Waiting for Lake Anne Plan

Waiting for Lake Anne Plan

Reston P&Z examines effects of PRC amendment.

Hunter Mill District planning commissioner Frank de la Fe did not come before the Reston Planning and Zoning Committee (PZC) on Monday night to discuss Lake Anne revitalization, but questions regarding it could not be avoided. Among other factors in revitalization, de la Fe and members of the committee discussed the approval process and timeline for the Lake Anne plan amendment.

Joe Stowers, a Lake Anne resident familiar with the revitalization process, said the county would like to complete the process this summer. "They are hoping they can have public hearings before the August recess," said Stowers at Monday night’s meeting.

As it stands now, a team of consultants has handed its recommendations of the plan amendment to the county. The county staff will look through and revise the recommendations, which will then go before the county’s Planning Commission and Board of Supervisors for public hearings and approval. A couple of public meetings are planned between now and the end of the process.

According to de la Fe, the next step is the April 25 public meeting at Lake Anne Elementary School. The public will have a chance to comment on the consultant recommendations at that meeting, and the county staff will then consider the comments and prepare its own language for the Lake Anne plan. The vice chairman of the Reston PZC, Arthur Hill, asked when the committee would have a chance to see the plan language proposed by the county staff.

"I would think you would want to look at it as soon as it’s available," said de la Fe. Since there is only a short amount of time between the April 25 public meeting and the May 7 PZC meeting, de la Fe said the staff language might not be ready before PZC’s May meeting. The committee, however, ought to be able to discuss the proposed plan in its June meeting.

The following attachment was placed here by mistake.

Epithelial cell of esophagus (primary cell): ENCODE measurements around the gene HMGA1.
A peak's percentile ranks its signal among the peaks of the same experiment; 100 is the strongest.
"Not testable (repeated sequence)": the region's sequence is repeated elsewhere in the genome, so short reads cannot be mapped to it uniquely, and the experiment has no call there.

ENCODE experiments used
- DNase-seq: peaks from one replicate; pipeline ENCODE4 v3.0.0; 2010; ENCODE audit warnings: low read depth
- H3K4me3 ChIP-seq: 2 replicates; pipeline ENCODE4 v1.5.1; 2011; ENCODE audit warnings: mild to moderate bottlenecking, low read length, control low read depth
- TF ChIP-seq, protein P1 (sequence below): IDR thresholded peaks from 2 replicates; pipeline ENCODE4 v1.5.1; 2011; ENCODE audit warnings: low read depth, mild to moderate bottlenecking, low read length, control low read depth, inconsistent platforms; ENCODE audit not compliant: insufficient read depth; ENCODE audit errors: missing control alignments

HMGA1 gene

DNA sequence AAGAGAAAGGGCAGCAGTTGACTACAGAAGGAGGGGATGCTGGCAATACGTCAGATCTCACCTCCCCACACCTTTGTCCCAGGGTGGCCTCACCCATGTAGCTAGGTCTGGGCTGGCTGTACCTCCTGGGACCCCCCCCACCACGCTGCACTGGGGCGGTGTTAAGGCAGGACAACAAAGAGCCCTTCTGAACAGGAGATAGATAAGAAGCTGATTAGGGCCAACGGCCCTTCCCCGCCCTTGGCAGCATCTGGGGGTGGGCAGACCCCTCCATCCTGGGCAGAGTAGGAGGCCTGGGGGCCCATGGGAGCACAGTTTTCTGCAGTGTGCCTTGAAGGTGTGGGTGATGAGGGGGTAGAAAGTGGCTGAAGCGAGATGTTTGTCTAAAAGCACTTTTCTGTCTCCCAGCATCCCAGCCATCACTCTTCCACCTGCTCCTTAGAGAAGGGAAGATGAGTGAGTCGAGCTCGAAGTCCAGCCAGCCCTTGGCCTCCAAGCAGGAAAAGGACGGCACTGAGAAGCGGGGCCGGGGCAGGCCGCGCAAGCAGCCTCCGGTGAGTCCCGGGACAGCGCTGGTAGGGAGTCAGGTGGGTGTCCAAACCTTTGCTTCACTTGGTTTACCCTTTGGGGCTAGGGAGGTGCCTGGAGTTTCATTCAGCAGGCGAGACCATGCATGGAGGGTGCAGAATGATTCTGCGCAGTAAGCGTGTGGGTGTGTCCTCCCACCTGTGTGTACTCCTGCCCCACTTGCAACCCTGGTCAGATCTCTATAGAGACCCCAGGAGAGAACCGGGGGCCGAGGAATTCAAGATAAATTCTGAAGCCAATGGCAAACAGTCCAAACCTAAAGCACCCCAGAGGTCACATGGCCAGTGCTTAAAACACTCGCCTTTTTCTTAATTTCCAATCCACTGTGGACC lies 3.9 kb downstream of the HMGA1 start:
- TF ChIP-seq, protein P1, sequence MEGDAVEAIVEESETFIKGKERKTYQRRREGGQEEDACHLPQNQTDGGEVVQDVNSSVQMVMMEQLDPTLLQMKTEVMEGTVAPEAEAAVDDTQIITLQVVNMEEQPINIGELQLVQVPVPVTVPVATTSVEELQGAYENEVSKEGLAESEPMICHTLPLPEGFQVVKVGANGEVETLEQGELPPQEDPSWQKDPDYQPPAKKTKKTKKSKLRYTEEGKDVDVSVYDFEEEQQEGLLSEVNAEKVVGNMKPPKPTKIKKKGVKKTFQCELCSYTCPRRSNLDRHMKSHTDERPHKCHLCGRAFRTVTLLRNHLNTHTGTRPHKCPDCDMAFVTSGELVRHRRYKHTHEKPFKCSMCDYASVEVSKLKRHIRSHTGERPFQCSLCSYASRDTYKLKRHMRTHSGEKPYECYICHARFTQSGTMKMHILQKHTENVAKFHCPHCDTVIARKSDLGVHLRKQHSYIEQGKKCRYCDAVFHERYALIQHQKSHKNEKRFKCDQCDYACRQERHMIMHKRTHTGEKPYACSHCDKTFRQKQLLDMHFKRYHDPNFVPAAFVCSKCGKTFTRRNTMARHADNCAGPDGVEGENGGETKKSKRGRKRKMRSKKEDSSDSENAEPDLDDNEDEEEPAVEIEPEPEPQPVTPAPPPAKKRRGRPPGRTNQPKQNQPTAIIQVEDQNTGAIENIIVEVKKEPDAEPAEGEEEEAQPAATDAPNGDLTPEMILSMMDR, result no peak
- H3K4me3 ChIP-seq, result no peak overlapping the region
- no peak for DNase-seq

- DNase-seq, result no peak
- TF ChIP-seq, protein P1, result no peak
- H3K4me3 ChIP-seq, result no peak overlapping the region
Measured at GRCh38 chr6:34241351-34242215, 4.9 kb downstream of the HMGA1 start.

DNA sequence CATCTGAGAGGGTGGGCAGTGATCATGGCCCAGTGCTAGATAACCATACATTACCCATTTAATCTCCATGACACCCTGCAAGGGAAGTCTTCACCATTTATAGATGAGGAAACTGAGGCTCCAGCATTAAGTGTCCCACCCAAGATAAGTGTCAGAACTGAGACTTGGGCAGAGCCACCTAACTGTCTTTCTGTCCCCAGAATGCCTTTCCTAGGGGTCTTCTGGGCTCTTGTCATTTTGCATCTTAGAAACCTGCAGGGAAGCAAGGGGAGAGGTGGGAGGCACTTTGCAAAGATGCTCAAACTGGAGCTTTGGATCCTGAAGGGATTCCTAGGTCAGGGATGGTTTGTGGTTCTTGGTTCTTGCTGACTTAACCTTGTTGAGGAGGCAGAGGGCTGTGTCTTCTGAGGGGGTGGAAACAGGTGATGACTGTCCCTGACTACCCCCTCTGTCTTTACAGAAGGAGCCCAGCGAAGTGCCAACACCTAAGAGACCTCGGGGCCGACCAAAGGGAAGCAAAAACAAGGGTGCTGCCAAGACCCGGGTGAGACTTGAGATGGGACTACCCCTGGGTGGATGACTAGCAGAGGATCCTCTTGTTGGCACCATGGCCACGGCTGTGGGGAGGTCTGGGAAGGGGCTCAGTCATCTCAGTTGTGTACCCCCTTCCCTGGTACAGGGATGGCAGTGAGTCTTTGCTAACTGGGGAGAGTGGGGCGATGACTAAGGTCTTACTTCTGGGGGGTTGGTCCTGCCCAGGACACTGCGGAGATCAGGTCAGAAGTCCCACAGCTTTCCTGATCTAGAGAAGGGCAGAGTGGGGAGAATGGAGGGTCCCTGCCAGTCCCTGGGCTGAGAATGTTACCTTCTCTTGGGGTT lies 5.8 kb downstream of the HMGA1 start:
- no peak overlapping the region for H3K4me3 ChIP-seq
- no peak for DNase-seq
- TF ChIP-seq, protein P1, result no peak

QUESTIONS WERE ALSO asked regarding details of the proposed plan amendment language. The consultant recommendations call for a number of high rise buildings in the area to increase residential density at Lake Anne. Lake Anne resident Howard Green argued that potential high rise buildings could negatively impact the viewscape for the people visiting the historic Washington Plaza. If the future visitors are looking up at the high rises, their view will be different than the view present there today. "That is a significant change in ambiance," said Green, who also raised concerns about the historic district boundaries at the site.

The chairman of PZC, David Vanell, said that since Lake Anne carries a lot of weight in the Reston community, any future development plans would have to go through an intense public process. "Any proposal [at Lake Anne] is going to receive scrutiny like no other," said Vanell.

Rick Thompson, president of the Lake Anne Condo Association, asked if height restrictions could be added to the plan language. The consultant recommendations define the high rises in the Lake Anne area as buildings with a minimum of 14 stories. "There is no maximum on the other end," said Thompson.

THE QUESTION OF height limitations also arose in a broader Reston perspective. Hill asked de la Fe whether there has been any movement on part of Supervisor Catherine Hudgins (D-Hunter Mill) to initiate a community-based initiative to review the Reston comprehensive plan and perhaps the Planned Residential Community (PRC) Ordinance. The Reston community requested such an initiative in light of the recent amendments to the PRC ordinance, which raised Reston’s development threshold under the density cap to almost 8,000 more residential units. Hill is concerned that there are currently no height limitations in the ordinance, and development proposals could come in that could alter Reston’s skyline. "If there is no height regulation in that zoning law, I’m very much afraid that sky is the limit," said Hill, referring to Reston’s PRC district.

"That’s where the comprehensive plan comes in," said de la Fe. The plan could be used to guide any future development under height restrictions. However, Hill said that the comprehensive plan only offers guidance, whereas the ordinance is the law. He argued that the community should review the ordinance, as well as the comprehensive plan.

De la Fe also briefed PZC on development proposals that may come in front of the committee in the near future. He said most proposed developments that PZC will see are project plans it has already seen. Given the recent change in the process under which new development in the PRC district goes through — thanks to the PRC amendment approved in March — those projects will have to go through the new county approval process for PRC development plans, which will offer public hearings before the Planning Commission and the Board of Supervisors.